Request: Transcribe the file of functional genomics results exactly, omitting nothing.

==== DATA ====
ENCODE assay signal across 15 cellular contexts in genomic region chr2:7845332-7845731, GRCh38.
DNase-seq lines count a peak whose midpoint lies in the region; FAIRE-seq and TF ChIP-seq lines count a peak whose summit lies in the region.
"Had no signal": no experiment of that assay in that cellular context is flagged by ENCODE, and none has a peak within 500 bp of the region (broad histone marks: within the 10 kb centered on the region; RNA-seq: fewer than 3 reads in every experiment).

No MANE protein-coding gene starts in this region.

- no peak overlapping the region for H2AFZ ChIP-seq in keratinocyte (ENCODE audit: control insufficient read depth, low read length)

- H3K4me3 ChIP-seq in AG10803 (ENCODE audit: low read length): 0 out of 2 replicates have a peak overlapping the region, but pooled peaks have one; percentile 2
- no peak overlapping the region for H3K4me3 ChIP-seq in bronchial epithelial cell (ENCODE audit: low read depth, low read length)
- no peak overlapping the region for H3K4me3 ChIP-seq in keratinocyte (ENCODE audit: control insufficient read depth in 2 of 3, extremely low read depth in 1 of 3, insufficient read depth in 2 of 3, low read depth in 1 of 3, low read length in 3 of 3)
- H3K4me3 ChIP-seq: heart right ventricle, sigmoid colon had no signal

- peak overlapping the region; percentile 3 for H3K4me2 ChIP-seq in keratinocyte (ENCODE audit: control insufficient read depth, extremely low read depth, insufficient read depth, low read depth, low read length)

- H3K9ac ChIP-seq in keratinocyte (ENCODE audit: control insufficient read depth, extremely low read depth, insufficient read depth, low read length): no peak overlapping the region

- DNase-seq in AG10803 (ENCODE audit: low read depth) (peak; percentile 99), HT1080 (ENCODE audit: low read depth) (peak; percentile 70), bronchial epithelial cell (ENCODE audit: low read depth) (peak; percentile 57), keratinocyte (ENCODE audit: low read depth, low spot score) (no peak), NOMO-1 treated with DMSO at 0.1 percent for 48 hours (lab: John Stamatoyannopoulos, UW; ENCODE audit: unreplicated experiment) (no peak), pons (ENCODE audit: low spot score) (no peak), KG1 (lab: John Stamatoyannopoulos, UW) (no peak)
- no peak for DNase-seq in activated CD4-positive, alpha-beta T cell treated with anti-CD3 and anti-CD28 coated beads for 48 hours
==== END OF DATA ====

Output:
ENCODE assay signal across 15 cellular contexts in genomic region chr2:7845332-7845731, GRCh38.
DNase-seq lines count a peak whose midpoint lies in the region; FAIRE-seq and TF ChIP-seq lines count a peak whose summit lies in the region.
"Had no signal": no experiment of that assay in that cellular context is flagged by ENCODE, and none has a peak within 500 bp of the region (broad histone marks: within the 10 kb centered on the region; RNA-seq: fewer than 3 reads in every experiment).

No MANE protein-coding gene starts in this region.

- no peak overlapping the region for H2AFZ ChIP-seq in keratinocyte (ENCODE audit: control insufficient read depth, low read length)

- H3K4me3 ChIP-seq in AG10803 (ENCODE audit: low read length): 0 out of 2 replicates have a peak overlapping the region, but pooled peaks have one; percentile 2
- no peak overlapping the region for H3K4me3 ChIP-seq in bronchial epithelial cell (ENCODE audit: low read depth, low read length)
- no peak overlapping the region for H3K4me3 ChIP-seq in keratinocyte (ENCODE audit: control insufficient read depth in 2 of 3, extremely low read depth in 1 of 3, insufficient read depth in 2 of 3, low read depth in 1 of 3, low read length in 3 of 3)
- H3K4me3 ChIP-seq: heart right ventricle, sigmoid colon had no signal

- peak overlapping the region; percentile 3 for H3K4me2 ChIP-seq in keratinocyte (ENCODE audit: control insufficient read depth, extremely low read depth, insufficient read depth, low read depth, low read length)

- H3K9ac ChIP-seq in keratinocyte (ENCODE audit: control insufficient read depth, extremely low read depth, insufficient read depth, low read length): no peak overlapping the region

- DNase-seq in AG10803 (ENCODE audit: low read depth) (peak; percentile 99), HT1080 (ENCODE audit: low read depth) (peak; percentile 70), bronchial epithelial cell (ENCODE audit: low read depth) (peak; percentile 57), keratinocyte (ENCODE audit: low read depth, low spot score) (no peak), NOMO-1 treated with DMSO at 0.1 percent for 48 hours (lab: John Stamatoyannopoulos, UW; ENCODE audit: unreplicated experiment) (no peak), pons (ENCODE audit: low spot score) (no peak), KG1 (lab: John Stamatoyannopoulos, UW) (no peak)
- no peak for DNase-seq in activated CD4-positive, alpha-beta T cell treated with anti-CD3 and anti-CD28 coated beads for 48 hours